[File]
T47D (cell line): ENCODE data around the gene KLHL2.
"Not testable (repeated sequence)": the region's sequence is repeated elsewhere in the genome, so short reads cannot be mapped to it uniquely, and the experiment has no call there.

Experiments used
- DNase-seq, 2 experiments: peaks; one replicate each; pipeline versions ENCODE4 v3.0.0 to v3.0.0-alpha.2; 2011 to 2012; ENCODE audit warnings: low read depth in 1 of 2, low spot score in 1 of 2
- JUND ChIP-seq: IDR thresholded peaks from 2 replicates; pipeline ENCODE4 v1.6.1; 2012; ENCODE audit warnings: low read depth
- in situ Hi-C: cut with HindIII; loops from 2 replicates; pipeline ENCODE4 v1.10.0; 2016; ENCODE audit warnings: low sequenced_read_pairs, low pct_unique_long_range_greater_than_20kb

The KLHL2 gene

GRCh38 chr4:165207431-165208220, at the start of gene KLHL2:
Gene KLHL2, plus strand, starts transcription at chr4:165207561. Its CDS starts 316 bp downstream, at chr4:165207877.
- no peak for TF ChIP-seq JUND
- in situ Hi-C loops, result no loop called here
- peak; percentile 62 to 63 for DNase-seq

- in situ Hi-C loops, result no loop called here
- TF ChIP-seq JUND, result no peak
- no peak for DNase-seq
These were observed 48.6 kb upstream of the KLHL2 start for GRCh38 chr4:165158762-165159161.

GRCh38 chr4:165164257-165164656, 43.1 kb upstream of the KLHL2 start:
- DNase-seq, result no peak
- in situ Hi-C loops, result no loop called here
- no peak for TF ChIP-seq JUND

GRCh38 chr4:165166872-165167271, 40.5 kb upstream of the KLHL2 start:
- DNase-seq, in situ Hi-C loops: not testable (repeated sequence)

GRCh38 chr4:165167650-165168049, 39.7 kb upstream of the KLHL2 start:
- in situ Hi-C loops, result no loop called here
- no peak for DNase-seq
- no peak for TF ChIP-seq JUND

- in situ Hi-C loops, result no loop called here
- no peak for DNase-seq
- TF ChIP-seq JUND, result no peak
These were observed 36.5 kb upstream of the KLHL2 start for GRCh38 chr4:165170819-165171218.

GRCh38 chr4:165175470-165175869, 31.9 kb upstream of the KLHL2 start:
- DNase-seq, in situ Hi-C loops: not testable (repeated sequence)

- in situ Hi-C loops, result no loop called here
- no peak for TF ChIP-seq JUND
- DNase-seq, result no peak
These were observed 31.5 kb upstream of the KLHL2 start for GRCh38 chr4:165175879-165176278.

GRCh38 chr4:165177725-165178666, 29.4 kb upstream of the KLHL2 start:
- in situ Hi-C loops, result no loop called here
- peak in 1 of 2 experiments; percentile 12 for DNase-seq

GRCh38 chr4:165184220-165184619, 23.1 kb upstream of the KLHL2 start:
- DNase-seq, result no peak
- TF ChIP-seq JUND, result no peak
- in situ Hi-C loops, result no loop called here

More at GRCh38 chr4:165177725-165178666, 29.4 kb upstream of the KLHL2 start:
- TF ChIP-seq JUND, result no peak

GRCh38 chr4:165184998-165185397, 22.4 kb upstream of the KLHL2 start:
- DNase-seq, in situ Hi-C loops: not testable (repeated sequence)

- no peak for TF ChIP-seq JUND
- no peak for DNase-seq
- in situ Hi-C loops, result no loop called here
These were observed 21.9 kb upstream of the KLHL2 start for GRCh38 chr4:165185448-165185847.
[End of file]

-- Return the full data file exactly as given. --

T47D (cell line): ENCODE data around the gene KLHL2.
"Not testable (repeated sequence)": the region's sequence is repeated elsewhere in the genome, so short reads cannot be mapped to it uniquely, and the experiment has no call there.

Experiments used
- DNase-seq, 2 experiments: peaks; one replicate each; pipeline versions ENCODE4 v3.0.0 to v3.0.0-alpha.2; 2011 to 2012; ENCODE audit warnings: low read depth in 1 of 2, low spot score in 1 of 2
- JUND ChIP-seq: IDR thresholded peaks from 2 replicates; pipeline ENCODE4 v1.6.1; 2012; ENCODE audit warnings: low read depth
- in situ Hi-C: cut with HindIII; loops from 2 replicates; pipeline ENCODE4 v1.10.0; 2016; ENCODE audit warnings: low sequenced_read_pairs, low pct_unique_long_range_greater_than_20kb

The KLHL2 gene

GRCh38 chr4:165207431-165208220, at the start of gene KLHL2:
Gene KLHL2, plus strand, starts transcription at chr4:165207561. Its CDS starts 316 bp downstream, at chr4:165207877.
- no peak for TF ChIP-seq JUND
- in situ Hi-C loops, result no loop called here
- peak; percentile 62 to 63 for DNase-seq

- in situ Hi-C loops, result no loop called here
- TF ChIP-seq JUND, result no peak
- no peak for DNase-seq
These were observed 48.6 kb upstream of the KLHL2 start for GRCh38 chr4:165158762-165159161.

GRCh38 chr4:165164257-165164656, 43.1 kb upstream of the KLHL2 start:
- DNase-seq, result no peak
- in situ Hi-C loops, result no loop called here
- no peak for TF ChIP-seq JUND

GRCh38 chr4:165166872-165167271, 40.5 kb upstream of the KLHL2 start:
- DNase-seq, in situ Hi-C loops: not testable (repeated sequence)

GRCh38 chr4:165167650-165168049, 39.7 kb upstream of the KLHL2 start:
- in situ Hi-C loops, result no loop called here
- no peak for DNase-seq
- no peak for TF ChIP-seq JUND

- in situ Hi-C loops, result no loop called here
- no peak for DNase-seq
- TF ChIP-seq JUND, result no peak
These were observed 36.5 kb upstream of the KLHL2 start for GRCh38 chr4:165170819-165171218.

GRCh38 chr4:165175470-165175869, 31.9 kb upstream of the KLHL2 start:
- DNase-seq, in situ Hi-C loops: not testable (repeated sequence)

- in situ Hi-C loops, result no loop called here
- no peak for TF ChIP-seq JUND
- DNase-seq, result no peak
These were observed 31.5 kb upstream of the KLHL2 start for GRCh38 chr4:165175879-165176278.

GRCh38 chr4:165177725-165178666, 29.4 kb upstream of the KLHL2 start:
- in situ Hi-C loops, result no loop called here
- peak in 1 of 2 experiments; percentile 12 for DNase-seq

GRCh38 chr4:165184220-165184619, 23.1 kb upstream of the KLHL2 start:
- DNase-seq, result no peak
- TF ChIP-seq JUND, result no peak
- in situ Hi-C loops, result no loop called here

More at GRCh38 chr4:165177725-165178666, 29.4 kb upstream of the KLHL2 start:
- TF ChIP-seq JUND, result no peak

GRCh38 chr4:165184998-165185397, 22.4 kb upstream of the KLHL2 start:
- DNase-seq, in situ Hi-C loops: not testable (repeated sequence)

- no peak for TF ChIP-seq JUND
- no peak for DNase-seq
- in situ Hi-C loops, result no loop called here
These were observed 21.9 kb upstream of the KLHL2 start for GRCh38 chr4:165185448-165185847.